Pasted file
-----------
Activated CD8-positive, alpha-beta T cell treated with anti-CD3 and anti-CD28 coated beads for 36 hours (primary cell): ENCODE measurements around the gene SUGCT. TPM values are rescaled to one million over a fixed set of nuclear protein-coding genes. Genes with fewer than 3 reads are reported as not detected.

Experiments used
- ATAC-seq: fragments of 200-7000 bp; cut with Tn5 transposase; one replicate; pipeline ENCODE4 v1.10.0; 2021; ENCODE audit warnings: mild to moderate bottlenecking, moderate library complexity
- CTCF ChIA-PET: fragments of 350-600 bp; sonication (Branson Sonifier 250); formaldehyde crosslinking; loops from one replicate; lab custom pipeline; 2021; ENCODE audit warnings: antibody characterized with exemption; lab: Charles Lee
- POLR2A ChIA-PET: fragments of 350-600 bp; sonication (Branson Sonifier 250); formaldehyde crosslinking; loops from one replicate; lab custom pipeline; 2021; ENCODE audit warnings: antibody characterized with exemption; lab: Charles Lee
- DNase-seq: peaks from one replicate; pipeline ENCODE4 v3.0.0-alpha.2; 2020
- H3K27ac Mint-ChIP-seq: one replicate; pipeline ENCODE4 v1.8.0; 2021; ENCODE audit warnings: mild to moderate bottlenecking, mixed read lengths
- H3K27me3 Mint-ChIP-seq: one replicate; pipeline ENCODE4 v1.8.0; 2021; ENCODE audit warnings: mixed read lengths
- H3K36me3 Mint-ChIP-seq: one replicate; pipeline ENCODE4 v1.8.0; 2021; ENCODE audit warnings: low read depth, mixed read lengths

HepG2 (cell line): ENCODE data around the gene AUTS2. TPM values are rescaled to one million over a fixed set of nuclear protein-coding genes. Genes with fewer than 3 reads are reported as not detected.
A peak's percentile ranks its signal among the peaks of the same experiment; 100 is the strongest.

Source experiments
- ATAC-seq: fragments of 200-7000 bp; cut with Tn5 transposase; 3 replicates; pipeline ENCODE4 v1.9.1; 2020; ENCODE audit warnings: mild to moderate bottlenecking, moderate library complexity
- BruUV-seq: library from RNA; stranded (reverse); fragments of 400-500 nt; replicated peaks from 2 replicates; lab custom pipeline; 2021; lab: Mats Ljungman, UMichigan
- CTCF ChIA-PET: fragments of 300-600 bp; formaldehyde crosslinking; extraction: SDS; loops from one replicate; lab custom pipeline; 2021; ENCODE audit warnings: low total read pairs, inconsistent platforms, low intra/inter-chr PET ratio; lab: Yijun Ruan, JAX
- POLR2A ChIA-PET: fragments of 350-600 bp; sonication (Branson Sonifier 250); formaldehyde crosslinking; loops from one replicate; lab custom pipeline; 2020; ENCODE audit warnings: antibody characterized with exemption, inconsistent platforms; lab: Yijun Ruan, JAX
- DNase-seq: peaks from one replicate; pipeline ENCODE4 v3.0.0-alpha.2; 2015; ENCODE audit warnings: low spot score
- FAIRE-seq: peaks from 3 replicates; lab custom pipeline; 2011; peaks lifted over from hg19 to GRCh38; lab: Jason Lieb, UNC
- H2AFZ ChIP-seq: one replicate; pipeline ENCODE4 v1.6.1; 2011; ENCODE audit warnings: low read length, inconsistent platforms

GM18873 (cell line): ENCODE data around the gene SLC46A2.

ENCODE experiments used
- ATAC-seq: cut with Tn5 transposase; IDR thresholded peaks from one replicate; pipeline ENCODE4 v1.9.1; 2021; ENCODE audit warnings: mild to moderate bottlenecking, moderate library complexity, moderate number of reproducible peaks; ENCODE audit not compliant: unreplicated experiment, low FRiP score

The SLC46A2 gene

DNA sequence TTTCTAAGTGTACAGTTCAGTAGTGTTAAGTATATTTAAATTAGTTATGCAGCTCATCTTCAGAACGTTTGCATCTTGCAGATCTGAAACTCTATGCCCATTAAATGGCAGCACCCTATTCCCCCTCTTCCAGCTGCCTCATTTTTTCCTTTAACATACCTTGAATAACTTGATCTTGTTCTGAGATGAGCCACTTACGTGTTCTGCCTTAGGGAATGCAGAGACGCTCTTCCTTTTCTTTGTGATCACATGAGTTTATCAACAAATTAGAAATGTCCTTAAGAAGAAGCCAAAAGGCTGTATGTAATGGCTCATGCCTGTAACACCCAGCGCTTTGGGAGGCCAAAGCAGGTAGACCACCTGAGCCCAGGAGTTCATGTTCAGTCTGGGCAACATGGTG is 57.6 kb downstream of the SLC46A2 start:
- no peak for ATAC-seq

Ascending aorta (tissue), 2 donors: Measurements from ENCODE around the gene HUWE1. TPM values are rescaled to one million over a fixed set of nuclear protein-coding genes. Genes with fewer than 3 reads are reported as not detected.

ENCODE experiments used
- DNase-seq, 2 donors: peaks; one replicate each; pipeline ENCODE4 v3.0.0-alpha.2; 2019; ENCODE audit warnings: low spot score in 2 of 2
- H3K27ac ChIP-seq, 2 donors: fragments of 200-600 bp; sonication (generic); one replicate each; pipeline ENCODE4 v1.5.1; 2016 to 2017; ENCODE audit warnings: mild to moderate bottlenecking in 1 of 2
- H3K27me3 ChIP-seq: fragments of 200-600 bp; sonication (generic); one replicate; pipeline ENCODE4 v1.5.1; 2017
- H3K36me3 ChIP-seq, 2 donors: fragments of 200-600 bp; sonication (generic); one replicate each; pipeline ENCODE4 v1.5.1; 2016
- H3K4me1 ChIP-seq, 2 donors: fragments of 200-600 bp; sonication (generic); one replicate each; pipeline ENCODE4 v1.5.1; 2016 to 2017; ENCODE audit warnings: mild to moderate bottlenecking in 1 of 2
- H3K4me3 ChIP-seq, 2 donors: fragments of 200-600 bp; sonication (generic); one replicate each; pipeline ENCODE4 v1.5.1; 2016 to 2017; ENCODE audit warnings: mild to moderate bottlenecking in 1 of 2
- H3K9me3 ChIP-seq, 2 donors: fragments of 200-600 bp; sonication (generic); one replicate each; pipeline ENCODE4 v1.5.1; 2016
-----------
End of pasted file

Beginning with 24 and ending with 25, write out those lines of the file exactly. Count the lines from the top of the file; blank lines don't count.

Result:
DNA sequence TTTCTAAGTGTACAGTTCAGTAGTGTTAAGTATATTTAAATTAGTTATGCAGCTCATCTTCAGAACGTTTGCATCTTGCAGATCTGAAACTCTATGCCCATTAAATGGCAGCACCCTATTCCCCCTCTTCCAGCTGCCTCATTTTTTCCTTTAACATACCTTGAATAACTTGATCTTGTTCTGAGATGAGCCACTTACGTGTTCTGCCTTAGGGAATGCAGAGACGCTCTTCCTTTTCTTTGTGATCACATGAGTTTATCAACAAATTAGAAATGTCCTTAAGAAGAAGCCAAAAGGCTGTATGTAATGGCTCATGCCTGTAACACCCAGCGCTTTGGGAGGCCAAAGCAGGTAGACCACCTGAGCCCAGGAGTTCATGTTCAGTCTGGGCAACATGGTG is 57.6 kb downstream of the SLC46A2 start:
- no peak for ATAC-seq